Journalism education, democracy, and the possibility of a more perfect professionalism

Introduction (Note: This is the first part of a multiple-part series that I am tentatively calling “My Fall 2005 term papers”)

A.J. Liebling, the journalist, press critic and general bon vivant, attended the School of Journalism at Columbia University before starting his career. His assessment of his education was famously less than sanguine. He once wrote that “the program had ‘all the intellectual status of a training school for future employees of the A & P’” (qtd. in Remnick, 2004). His comment, while probably unduly harsh, represents an undeniable strain of anti-intellectualism in American journalism. (Liebling, of course, was complaining that Columbia’s journalism program was anti-intellectual, not that the practice of journalism should be.) Michael Lewis, in his scathing essay on journalism schools in The New Republic (Lewis, 1993), quoted one columnist who said, “All we do is ask questions and type and occasionally turn a phrase. Why do you need to go to school for that?” Nevertheless, journalism schools have continued to exist in more than one form for over a century—though the form that they should take is far from settled.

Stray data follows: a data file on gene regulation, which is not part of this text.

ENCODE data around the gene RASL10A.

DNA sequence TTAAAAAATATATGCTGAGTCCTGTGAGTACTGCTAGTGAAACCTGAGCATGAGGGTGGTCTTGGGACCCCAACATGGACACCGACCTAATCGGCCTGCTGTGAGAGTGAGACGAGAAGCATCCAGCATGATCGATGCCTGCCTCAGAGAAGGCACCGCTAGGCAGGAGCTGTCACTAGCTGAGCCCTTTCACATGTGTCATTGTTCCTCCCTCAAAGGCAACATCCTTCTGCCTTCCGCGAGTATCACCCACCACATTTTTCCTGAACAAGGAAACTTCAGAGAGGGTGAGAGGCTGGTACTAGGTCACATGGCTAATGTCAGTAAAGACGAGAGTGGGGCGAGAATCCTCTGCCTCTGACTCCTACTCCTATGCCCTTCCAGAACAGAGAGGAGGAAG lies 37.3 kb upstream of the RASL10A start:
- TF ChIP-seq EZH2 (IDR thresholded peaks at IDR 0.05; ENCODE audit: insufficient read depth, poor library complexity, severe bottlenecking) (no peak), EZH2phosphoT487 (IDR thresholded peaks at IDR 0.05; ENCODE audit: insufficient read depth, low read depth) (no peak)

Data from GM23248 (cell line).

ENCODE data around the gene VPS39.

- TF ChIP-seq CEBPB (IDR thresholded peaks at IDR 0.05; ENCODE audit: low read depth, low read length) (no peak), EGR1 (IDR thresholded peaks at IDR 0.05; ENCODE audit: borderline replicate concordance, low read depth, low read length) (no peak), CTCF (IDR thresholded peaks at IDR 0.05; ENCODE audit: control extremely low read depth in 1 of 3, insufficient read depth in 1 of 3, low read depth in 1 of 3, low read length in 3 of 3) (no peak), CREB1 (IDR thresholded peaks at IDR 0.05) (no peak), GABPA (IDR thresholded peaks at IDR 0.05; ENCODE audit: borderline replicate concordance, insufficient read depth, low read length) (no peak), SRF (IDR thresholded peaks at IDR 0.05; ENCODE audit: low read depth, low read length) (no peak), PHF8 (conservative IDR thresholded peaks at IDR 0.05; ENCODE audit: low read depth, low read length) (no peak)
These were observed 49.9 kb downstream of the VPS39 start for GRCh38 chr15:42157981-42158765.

For about the same period, journalists have debated—both actively and passively—whether or not their line of work constitutes a profession (though the first stirrings of professionalism can be dated even earlier). Many prefer to see themselves as practitioners of a craft or a trade. Others believe that as collectors and disseminators of information for a mass audience, monitors of power, protectors of democracy, and an unofficial fourth branch of the government, they deserve the same professional prestige as lawyers, engineers, or architects. Journalists enjoy special protections in the United States, owing to their specific mention in the Bill of Rights; however, it is this special protection that may be preventing them from coalescing into a formal, coherent profession. Journalists cannot control entry into their own body because in the United States, anyone can be a journalist. Therefore, the professionalization of journalism must take place as a socialization process—a process in which journalism schools can play in instrumental part.

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